“It’s not bad here?” Hal looked around contemptuously.

    Toby glanced around and shrugged. “Well sure,” he said. “But at

least here a fella’s got options.”

    Hal hawked and spat, delivering a fat green glob between Toby’s

feet. “You believe you have choices because they want you to

believe you have choices,” Hal said. “This place is a trash heap, and

the people who run it keep it that way because guys like you are

afraid to take what you need.”

    “I don’t want no trouble,” Toby mumbled.

    “Nobody wants trouble,” Hal said. “Nobody wants to be broke;

nobody wants to be the hamster in the wheel.”

    “We got a hamster?” Toby asked, his face brightening.

    “No, dumb ass. Man, you can be dense. I don’t know why I bother

talking to you.”

    “Don’t get mad,” Toby said. “I don’t know why you get so mad.”

    “I get made because you are a dumb ass,” Hal said. “I get tired of

having to explain things to you all the time.”

    “I’m sorry,” Toby said. “I don’t mean to be a dumb ass. I want to

help you with your plan, Hal. I do. I know you wanted Cutter, but he

wouldn’t come. He said you’re not the boss of him. You can boss me

though. Tell me your plan. I’ll do whatever you say, and I won’t ask

dumb questions.”

     Hal cocked his head to one side and pursed his lips.

    Toby held his breath and waited.

    “Well,” Hal said.

    Toby blew out his breath. His head felt floaty, which made him

grin.

    “You’re sure you want in on this?” Hal asked.

    Toby wiped the grin from his face. “Yes!” he said. “Yes, I want in.

What’s the plan, Hal?”

    Hal grinned. “It’s stupid simple,” he said. “But don’t let the

simplicity fool you.”

    Toby shook his head. No sir, he would not let the simplicity fool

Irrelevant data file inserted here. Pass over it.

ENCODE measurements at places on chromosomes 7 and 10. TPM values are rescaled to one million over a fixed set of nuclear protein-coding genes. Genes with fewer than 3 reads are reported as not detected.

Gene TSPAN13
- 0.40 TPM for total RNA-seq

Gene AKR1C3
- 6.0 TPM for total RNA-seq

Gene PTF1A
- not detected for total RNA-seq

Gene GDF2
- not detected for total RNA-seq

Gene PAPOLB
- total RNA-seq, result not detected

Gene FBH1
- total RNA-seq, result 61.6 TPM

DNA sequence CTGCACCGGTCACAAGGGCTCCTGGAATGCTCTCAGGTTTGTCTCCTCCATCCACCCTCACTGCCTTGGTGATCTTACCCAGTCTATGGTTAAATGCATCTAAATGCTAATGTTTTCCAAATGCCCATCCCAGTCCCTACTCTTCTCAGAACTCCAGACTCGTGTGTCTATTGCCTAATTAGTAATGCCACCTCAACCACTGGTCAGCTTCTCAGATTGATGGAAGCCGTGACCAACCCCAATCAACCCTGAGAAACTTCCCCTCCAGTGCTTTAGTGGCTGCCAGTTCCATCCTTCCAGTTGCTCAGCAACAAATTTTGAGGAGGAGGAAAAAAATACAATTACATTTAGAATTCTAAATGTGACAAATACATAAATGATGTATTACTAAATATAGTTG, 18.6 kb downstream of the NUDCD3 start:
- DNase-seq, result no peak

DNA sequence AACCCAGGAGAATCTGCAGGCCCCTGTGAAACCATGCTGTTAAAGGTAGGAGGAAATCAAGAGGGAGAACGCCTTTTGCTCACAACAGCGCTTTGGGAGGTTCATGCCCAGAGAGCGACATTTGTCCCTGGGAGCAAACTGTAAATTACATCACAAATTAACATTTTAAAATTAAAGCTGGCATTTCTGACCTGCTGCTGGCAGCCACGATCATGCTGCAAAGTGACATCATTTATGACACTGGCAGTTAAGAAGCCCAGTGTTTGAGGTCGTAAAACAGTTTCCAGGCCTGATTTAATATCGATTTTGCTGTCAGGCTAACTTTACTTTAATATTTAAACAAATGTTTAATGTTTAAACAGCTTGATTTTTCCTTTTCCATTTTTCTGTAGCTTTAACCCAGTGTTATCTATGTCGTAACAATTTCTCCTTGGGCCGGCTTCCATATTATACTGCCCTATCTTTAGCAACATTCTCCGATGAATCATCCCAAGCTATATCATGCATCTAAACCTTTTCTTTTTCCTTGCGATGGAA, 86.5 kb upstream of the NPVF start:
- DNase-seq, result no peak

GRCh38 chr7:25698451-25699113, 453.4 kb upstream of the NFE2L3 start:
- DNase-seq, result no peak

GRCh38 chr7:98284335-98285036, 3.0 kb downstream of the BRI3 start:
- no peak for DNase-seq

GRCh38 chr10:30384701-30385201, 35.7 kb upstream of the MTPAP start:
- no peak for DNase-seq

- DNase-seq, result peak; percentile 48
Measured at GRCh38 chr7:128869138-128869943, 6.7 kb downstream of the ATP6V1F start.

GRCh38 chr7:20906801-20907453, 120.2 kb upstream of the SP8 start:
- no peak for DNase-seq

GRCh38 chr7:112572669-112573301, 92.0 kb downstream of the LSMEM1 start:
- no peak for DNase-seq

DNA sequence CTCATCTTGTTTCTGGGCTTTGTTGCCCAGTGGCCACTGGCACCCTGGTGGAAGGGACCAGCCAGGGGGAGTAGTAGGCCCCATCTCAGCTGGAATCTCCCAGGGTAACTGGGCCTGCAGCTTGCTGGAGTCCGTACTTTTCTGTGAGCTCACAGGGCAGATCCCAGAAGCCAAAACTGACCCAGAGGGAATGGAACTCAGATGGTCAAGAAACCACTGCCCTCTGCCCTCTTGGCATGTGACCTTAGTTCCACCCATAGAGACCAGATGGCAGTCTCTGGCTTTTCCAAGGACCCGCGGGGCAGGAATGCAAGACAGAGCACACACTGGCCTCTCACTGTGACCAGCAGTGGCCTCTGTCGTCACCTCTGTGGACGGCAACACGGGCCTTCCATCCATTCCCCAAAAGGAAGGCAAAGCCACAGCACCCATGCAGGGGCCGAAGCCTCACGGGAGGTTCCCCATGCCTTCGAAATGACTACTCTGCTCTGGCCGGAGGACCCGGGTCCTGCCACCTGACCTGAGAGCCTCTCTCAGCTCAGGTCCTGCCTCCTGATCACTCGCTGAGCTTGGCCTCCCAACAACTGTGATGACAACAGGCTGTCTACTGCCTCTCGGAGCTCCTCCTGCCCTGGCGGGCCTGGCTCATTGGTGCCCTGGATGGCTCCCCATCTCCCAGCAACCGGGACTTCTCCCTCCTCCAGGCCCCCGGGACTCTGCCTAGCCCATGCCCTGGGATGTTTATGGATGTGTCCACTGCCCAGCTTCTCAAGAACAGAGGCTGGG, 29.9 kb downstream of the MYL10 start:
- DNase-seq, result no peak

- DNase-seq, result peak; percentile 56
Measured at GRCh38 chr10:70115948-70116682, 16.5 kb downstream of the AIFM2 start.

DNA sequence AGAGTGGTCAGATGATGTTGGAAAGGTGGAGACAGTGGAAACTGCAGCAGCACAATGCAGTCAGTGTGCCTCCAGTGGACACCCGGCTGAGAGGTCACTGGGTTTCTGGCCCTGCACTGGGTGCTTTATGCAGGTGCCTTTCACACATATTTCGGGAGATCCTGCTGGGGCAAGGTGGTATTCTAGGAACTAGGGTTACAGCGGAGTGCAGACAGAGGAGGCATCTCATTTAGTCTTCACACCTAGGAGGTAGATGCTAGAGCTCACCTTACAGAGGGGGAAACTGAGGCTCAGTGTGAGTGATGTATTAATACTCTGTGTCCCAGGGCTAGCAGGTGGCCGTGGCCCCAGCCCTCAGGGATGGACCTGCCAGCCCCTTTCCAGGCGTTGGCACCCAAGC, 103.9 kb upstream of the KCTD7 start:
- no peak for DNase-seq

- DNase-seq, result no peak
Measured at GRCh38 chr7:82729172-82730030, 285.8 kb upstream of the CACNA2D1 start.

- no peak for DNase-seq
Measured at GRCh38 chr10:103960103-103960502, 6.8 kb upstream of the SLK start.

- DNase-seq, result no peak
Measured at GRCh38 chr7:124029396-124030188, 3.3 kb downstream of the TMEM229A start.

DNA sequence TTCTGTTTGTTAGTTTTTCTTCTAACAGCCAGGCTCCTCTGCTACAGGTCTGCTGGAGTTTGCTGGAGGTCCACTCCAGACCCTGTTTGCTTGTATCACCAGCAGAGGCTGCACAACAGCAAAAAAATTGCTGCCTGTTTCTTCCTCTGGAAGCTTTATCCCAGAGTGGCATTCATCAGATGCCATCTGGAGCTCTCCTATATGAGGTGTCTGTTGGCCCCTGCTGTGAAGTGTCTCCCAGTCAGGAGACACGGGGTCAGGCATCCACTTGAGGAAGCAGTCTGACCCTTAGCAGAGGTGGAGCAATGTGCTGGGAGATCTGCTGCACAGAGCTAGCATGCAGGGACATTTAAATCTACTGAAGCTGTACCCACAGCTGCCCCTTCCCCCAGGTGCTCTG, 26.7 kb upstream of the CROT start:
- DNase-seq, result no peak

him.

    “The plan is, we bust out of here and along the way, we take what

we want.”

    Toby nodded and waited.

    “That’s it,” Hal said. “We need money, we take it. We need a car,

we take it. We need clothes, food, a damned pair of shoes, we take

them. We don’t hesitate. We don’t worry about details. That is the

beauty of the plan. Sweet and simple. You in?”

    Hal stared.

    Toby waited.

    “Sweet and simple,” Hal said again.

    “Right?”

    Hal narrowed his eyes.

    “Do you have questions?” Hal asked.

    “I’m just wondering…I mean, I’m not sure what…”

    “Spit it out, dumb ass. What are you trying to say?”

    Doctor Daniel Dane repressed a sigh and said, “Time for a reality

check, Hal. Your name is Halbert Tobias Cutter. You are an inmate

at this facility. You are serving a life sentence without the

possibility of parole. You do not suffer from Dissociative

Personality Disorder, though you continue to try to convince

me that you do, which is a waste of your time and mine. It would be

in your best interest to come to terms with your reality. You are,

after all, responsible for the actions that placed you here.”

    Hal squinted at the small man behind the large desk and said,

“That’s the thing about this city, it’s a cesspool.”